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If you followed a link here from a comment I made on somebody's google blog, I would love to have you visit my blog, but this is no longer it. While I may occasionally post things here again once in a long while, virtually all my content will be at from here on out. If you were curious enough to come this far, why not give me one more click?

Saturday, July 5, 2008

Too many pots on the stove

In the last week I've written chapter 22, begun chapter 23, and then been distracted. For some reason, I haven't felt like blogging. Oh yeah. Distracted.

Strange Horizon's submission window opened this week. I had this thought of subnmitting "War Crimes" just minutes after midnight Utah time, but it took me a couple days more than I expected to get it ready. First I had technical issues--my printer suddenly and inexplicably deciding not to work, until it had slept overnight, and then me losing my stylus--and then I had to work on chopping the story down to get under their maximum word count of 9,000. The printer . . . *sigh* It's a beautiful printer when it works. It's an OKI 3400, but it seems to have odd little connectivity glitches from time to time, that are a major pain to figure out. Even when I finally get it working, as often as not it's a mystery to me what finally did the trick. In this case, spending the night shut off seemed to get the printer going again. Maybe it perceived it as a warning. And then the stylus . . . a tablet PC's pretty useless without one! I spent an hour searching for it before it occurred to me to look in the pocket of the jeans I had taken off earlier.

Cutting "War Crimes" down has been eye-opening. I have put so much work into that story these past six months, and tightened it up quite a bit. I think I was so uncommonly pleased with the story when I first wrote it that I couldn't see the places where it needed to be improved. As I went through it this time, I found lots of places where I could tighten it up, remove redundant verbal diarrhea, and so on. I also found a lot of repetitive phrasing by using CTRL-F to count up how many times I used this or another specific phrase. That was eye-opening. And a bit disheartening: if it takes this much effort to clean up a short story I think is my best work, will I even be capable of tightening up my novel in the same way? I thought it would take an hour or two to get "War Crimes" ready to go out the door, and it took about three days. Hopefully the payoff will be worth it. But I don't know if I can give Vanishing Act anything like that close a reading.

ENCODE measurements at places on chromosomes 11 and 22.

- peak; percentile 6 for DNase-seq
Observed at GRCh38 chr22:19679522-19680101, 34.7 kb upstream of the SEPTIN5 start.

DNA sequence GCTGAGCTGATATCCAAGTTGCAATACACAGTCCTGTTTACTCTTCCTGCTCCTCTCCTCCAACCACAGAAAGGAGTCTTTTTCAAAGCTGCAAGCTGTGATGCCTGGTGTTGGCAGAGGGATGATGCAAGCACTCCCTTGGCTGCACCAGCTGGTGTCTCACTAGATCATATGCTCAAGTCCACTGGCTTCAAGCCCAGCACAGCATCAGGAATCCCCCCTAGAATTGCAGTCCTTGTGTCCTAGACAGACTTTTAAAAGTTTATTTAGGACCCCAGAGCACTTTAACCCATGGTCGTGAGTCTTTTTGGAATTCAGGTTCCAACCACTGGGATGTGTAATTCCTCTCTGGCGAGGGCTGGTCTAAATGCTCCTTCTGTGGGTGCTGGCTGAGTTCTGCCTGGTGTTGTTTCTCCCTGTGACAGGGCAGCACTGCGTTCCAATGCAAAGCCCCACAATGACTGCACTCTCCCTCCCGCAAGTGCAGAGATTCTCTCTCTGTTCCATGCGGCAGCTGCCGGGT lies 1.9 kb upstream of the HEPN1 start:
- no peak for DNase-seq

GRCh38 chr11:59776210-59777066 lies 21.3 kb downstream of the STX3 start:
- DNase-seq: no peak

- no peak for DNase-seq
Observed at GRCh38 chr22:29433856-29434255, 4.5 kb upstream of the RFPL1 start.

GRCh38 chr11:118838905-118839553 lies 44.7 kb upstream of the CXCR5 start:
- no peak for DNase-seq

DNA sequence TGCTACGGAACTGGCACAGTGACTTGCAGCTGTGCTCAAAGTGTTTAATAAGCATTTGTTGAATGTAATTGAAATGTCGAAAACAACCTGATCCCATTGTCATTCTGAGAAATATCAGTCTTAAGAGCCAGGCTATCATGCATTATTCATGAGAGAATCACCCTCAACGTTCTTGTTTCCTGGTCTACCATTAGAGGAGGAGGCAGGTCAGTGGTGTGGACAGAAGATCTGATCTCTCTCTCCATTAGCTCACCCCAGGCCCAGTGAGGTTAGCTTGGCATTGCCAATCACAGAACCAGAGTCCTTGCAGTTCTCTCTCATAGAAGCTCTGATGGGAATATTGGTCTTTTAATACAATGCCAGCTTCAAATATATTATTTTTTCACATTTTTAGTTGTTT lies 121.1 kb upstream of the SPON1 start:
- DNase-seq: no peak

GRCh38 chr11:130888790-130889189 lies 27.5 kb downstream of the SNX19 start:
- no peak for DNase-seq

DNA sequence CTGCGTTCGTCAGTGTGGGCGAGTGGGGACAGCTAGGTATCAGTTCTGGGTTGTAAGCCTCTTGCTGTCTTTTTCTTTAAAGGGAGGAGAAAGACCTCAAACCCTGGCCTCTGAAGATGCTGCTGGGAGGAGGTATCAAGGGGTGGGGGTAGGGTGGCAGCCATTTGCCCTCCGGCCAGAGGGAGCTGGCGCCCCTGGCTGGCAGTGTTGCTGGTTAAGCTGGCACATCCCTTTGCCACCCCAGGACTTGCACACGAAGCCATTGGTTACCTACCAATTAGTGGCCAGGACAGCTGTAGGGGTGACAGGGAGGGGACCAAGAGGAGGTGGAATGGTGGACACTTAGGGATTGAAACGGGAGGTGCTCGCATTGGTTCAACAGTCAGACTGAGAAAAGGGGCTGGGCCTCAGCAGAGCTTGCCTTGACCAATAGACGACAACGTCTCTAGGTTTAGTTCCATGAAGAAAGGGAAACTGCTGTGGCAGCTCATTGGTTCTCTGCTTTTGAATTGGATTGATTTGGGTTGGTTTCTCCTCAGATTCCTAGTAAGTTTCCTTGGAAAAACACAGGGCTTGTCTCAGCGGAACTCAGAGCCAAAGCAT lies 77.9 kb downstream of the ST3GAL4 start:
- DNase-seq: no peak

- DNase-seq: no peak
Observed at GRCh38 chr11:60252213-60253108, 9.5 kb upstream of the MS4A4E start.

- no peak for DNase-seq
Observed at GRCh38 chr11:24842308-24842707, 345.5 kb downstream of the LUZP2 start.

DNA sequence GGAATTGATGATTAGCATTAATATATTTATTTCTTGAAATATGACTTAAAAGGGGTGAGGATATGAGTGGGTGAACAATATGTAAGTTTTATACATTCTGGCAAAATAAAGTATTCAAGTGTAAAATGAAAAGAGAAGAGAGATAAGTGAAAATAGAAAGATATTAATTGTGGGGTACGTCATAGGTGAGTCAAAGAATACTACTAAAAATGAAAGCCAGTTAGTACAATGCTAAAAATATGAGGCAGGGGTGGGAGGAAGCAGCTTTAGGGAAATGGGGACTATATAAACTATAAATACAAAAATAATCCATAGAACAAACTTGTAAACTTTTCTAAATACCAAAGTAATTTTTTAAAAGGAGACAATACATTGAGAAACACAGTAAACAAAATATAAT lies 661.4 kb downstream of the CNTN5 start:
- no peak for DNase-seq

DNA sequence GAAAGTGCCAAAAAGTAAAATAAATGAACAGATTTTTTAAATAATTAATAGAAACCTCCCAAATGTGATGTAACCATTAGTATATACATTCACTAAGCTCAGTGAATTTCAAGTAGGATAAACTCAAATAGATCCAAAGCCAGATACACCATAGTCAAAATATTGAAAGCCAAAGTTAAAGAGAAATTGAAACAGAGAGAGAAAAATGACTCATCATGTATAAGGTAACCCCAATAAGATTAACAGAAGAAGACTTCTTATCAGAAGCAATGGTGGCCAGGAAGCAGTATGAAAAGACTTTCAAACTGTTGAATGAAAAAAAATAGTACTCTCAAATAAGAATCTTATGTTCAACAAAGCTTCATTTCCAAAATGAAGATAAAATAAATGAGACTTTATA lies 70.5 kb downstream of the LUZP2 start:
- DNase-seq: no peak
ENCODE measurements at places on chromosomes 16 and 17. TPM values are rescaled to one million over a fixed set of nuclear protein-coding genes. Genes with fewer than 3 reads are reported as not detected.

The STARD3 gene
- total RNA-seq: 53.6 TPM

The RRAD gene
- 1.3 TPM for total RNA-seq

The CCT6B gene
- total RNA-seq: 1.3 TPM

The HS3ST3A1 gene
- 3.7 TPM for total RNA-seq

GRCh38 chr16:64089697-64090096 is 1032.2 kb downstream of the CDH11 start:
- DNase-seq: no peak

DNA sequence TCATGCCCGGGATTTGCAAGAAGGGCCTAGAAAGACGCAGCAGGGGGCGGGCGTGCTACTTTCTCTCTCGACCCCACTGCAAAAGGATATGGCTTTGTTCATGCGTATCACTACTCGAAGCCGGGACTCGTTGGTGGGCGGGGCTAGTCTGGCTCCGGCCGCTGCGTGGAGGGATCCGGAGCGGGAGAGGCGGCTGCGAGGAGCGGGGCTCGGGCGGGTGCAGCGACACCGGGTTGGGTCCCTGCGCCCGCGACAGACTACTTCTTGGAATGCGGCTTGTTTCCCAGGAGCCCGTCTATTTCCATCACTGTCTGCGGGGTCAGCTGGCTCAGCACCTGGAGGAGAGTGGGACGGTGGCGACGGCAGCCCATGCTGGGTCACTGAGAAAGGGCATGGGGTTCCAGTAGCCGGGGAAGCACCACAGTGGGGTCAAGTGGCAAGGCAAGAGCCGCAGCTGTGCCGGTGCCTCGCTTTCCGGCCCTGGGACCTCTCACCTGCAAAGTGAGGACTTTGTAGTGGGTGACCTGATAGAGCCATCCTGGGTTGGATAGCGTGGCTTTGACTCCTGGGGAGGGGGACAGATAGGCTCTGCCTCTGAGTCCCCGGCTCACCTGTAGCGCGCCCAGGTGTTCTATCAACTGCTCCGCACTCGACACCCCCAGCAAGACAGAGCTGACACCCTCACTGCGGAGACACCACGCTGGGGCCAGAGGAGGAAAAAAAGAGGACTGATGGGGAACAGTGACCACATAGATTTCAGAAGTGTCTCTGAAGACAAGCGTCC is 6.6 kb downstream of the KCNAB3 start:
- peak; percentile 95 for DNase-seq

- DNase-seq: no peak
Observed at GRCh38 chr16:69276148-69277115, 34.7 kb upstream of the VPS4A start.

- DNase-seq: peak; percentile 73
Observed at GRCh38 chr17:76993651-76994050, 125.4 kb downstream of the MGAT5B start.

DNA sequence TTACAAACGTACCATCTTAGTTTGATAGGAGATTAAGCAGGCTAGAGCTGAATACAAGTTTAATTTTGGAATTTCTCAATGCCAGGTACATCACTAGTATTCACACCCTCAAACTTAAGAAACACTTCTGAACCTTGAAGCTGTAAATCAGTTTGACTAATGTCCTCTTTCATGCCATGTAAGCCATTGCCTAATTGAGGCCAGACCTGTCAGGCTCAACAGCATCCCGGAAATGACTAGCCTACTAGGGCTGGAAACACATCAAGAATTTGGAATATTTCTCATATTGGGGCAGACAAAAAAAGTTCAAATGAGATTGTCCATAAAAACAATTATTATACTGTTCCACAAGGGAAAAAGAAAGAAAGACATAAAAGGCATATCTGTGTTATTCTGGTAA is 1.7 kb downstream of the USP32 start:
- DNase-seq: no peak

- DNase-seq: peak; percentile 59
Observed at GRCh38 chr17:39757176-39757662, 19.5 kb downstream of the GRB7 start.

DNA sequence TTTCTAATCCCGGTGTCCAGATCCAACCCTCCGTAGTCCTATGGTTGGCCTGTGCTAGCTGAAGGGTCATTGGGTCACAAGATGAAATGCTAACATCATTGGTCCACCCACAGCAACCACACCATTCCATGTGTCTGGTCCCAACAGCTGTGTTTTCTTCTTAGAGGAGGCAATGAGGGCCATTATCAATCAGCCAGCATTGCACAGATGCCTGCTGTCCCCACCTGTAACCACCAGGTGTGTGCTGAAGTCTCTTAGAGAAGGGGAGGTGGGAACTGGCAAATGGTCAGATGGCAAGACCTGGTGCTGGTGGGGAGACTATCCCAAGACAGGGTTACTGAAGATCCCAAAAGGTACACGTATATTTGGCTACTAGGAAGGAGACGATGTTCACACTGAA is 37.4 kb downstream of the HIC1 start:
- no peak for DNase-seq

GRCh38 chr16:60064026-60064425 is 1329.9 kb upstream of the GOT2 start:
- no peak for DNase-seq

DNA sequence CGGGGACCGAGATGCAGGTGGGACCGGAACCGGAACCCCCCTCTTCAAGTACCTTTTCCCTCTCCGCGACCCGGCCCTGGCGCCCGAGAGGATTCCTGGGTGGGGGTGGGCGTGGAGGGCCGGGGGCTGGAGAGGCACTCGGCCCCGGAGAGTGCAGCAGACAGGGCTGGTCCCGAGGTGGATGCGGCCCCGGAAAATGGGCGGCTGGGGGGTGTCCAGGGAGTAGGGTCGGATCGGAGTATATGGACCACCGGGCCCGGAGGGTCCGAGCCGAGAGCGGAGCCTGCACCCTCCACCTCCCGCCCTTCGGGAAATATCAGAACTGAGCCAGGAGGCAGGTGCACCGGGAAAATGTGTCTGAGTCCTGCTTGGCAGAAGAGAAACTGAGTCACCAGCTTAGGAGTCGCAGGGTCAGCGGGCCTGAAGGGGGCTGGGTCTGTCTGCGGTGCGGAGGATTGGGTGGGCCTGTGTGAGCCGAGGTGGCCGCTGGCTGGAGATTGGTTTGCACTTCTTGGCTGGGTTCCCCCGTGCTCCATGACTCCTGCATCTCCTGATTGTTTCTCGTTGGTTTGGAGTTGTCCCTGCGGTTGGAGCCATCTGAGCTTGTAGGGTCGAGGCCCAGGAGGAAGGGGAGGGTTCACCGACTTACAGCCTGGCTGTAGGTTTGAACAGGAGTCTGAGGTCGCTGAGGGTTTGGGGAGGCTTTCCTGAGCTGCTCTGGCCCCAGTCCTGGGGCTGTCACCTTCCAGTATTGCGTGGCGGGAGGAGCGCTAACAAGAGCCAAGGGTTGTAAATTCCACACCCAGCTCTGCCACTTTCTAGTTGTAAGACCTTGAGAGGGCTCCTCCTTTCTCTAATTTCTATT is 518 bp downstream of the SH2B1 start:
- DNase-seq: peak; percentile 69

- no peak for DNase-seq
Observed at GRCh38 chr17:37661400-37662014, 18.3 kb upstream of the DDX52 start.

Also, I haven't really gotten started looking for beta readers, but I worry that I'll get a lot of people who want to do me a favor but don't really have time to stick to the reading.

I'm debating taking a break from writing to try to read through as many of the Hugo nominees as I can, since votes are due in a couple of days. I wouldn't vote in a category in which I had not read all the contenders. No matter what, there will be categories I abstain in. On the other hand, I'm so close to the end and just twitching with every day that passes with me not finished. And even once I finish that first/second draft, there's so much I have to do before it's ready for anyone else's eyes.

1 comment:

Ray Wong said...

It's not a bad idea to study and find out what your target publishers/etc. want. But at the same time, there's no need to stop writing altogether. Taking a breather could be a good thing, though.